Friday, December 22, 2006

Merry Christmas, all! Simon and I are spending our holiday with my family in Atlanta--a fast and soulless city that nonetheless works. Well--with one exception: we could not find a place to watch the Saints game yesterday that wold broadcast the sound. No--they needed to listen to the depressing calls of the Falcons descending deeper into their pit of mediocrity. Still, we drank pints and watched the soundless game as happily as we could, sound or no. Mostly we wanted to be with other fans. There are 85,000 New Orleanians now living here, so you would think we could have found them. Anyway, the Saints stomped the Giants, and it was a fun game to watch (even in the ultra-lame ESPN Zone in Buckhead).

I have been feeling a lot older this Christmas. At the midnight service last night, I ran into the mother of a girl I used to babysit. Her daughter is now 23 and living with her boyfriend. Our usual Christmas traditions have taken either a hiatus or have permanently ended this year (a Christmas Eve dinner we've gone to since I was nine.) And we fought at the dinner table last night; not an adult event, but one that felt, somehow, like the result of us all getting older and more stubborn. It appears I have become my father's daughter to the umpteenth degree--and while I love him, the mean-streak I've developed is not a gene we wear proudly. We fought over who left the lights on. Yes, really. And now I want to go home. I'm hoping the gluttony and spoils of the day (I am always, always, spoiled when I come home) will change my mood.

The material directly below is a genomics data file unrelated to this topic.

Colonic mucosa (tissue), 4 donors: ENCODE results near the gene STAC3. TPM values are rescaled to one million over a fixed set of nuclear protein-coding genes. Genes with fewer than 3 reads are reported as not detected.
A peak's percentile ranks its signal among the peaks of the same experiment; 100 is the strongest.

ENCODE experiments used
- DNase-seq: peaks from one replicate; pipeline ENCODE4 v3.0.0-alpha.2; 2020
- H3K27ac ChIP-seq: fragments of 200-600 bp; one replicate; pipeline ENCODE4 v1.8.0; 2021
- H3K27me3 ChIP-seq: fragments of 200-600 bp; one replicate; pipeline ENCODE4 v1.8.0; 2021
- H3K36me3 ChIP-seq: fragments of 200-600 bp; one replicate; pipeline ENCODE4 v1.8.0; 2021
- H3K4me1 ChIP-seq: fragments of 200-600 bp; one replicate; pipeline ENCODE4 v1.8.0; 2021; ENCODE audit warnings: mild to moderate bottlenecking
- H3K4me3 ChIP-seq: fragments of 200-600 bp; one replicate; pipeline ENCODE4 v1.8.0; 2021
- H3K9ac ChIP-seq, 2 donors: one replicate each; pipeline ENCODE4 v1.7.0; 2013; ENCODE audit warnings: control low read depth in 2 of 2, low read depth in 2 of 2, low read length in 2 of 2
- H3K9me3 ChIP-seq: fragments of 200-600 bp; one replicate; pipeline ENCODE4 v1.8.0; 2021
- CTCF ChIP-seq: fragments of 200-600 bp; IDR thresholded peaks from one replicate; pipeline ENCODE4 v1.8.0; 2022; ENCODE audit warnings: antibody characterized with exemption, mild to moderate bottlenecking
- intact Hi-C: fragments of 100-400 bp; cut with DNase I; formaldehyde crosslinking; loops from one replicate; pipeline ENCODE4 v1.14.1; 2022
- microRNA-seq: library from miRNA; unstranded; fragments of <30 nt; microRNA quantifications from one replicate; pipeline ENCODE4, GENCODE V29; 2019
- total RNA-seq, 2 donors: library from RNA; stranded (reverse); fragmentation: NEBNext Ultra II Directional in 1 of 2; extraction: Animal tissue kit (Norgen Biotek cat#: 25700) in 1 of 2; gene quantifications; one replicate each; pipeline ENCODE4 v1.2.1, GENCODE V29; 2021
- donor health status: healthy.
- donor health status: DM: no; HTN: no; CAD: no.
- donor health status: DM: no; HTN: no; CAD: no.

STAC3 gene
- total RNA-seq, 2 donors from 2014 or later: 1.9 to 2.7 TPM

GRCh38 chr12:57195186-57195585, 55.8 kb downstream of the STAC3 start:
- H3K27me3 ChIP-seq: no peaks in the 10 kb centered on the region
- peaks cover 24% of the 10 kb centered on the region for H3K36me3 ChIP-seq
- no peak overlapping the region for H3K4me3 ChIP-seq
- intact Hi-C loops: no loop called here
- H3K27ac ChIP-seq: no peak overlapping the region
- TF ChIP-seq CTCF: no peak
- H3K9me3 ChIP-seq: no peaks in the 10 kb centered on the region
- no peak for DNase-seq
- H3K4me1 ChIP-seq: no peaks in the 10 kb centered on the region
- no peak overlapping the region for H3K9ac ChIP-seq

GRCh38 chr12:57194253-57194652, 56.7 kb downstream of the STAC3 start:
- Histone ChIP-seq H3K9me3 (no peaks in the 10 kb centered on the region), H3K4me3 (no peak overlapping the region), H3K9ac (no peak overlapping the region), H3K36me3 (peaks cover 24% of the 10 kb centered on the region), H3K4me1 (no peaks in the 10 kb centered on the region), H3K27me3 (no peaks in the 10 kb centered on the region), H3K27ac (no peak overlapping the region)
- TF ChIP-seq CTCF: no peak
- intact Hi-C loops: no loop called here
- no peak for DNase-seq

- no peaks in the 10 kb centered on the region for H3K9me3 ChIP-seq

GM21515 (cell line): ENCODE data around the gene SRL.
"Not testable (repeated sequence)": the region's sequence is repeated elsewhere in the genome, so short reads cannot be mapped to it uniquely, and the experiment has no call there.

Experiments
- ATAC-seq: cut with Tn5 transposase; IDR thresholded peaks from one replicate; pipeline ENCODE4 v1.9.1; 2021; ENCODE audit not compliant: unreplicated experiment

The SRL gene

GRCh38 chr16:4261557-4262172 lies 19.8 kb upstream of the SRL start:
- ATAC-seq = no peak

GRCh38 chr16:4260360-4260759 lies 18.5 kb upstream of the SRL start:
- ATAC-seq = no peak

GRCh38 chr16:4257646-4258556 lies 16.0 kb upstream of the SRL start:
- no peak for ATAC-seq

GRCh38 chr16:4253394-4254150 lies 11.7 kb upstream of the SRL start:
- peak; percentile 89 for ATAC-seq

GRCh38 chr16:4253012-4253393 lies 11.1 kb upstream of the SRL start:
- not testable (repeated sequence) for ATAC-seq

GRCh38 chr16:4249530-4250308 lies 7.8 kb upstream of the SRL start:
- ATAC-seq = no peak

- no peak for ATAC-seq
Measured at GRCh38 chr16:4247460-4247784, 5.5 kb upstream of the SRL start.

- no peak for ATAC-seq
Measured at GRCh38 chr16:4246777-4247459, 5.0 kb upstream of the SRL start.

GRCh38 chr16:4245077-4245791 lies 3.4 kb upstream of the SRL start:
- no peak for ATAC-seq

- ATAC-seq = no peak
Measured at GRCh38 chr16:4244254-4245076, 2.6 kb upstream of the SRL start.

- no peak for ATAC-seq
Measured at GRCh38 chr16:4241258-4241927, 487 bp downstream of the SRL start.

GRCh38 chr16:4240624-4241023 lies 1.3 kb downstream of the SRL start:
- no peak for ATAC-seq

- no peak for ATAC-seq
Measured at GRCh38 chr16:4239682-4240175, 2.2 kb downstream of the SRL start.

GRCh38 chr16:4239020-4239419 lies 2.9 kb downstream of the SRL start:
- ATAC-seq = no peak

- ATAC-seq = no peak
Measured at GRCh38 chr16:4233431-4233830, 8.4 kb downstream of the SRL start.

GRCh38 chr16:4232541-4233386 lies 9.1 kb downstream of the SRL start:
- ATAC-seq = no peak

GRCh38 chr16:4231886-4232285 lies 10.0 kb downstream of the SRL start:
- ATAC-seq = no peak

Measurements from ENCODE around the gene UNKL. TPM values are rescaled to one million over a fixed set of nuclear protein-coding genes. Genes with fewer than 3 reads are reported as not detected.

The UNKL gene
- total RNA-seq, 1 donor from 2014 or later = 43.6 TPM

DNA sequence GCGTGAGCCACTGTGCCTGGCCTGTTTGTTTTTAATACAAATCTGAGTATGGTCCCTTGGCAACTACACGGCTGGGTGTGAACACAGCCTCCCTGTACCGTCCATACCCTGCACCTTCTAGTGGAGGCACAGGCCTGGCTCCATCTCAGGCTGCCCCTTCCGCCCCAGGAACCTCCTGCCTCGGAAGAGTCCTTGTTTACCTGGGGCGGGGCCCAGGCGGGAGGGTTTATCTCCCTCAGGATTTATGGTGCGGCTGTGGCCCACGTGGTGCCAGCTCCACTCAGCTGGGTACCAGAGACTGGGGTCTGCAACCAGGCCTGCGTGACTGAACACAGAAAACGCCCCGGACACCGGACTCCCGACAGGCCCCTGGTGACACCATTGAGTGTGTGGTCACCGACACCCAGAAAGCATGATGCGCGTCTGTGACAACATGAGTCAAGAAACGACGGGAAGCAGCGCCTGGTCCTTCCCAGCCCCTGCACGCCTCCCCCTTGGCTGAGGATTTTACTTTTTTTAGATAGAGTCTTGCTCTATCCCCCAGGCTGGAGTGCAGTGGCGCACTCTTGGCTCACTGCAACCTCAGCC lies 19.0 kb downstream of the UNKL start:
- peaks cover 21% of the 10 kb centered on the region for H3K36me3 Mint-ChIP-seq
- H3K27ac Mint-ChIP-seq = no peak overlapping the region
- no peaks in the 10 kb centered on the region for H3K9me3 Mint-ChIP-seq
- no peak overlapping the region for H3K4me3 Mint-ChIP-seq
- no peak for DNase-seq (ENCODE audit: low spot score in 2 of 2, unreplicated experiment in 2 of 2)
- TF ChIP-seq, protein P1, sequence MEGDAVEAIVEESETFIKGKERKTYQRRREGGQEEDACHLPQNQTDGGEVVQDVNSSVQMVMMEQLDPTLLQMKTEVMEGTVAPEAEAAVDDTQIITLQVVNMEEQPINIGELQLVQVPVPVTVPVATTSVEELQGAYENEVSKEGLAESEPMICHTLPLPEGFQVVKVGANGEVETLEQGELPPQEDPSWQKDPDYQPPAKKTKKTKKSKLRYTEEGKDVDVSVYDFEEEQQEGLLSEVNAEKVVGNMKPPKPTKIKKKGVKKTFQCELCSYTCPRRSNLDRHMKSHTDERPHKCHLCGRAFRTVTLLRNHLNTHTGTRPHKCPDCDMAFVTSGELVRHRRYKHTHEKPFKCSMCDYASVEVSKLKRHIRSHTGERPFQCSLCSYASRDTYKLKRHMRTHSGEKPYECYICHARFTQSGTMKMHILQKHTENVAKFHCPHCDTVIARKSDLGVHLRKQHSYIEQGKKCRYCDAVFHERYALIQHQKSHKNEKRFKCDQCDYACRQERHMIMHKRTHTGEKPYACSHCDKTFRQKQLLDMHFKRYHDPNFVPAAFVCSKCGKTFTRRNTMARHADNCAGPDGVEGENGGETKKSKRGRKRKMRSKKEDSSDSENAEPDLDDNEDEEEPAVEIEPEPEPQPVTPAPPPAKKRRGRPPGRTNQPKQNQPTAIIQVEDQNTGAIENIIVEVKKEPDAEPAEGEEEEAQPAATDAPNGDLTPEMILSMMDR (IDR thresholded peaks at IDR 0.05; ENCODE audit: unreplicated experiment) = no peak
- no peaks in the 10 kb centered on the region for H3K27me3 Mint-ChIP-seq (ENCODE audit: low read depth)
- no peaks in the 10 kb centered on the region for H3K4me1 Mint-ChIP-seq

Before we left, things were much more jolly. I'd started a post which I never finished. Here are its beginnings (from the 22nd):

Ah, the holidays... this is what I needed. Simon is in the kitchen (where a man belongs! ; ) making spaghetti, we've got family with us, and we spent a lovely day--strolling the Quarter, riding the Algiers ferry across the Mississippi, and (loudly) singing carols in Jackson Square.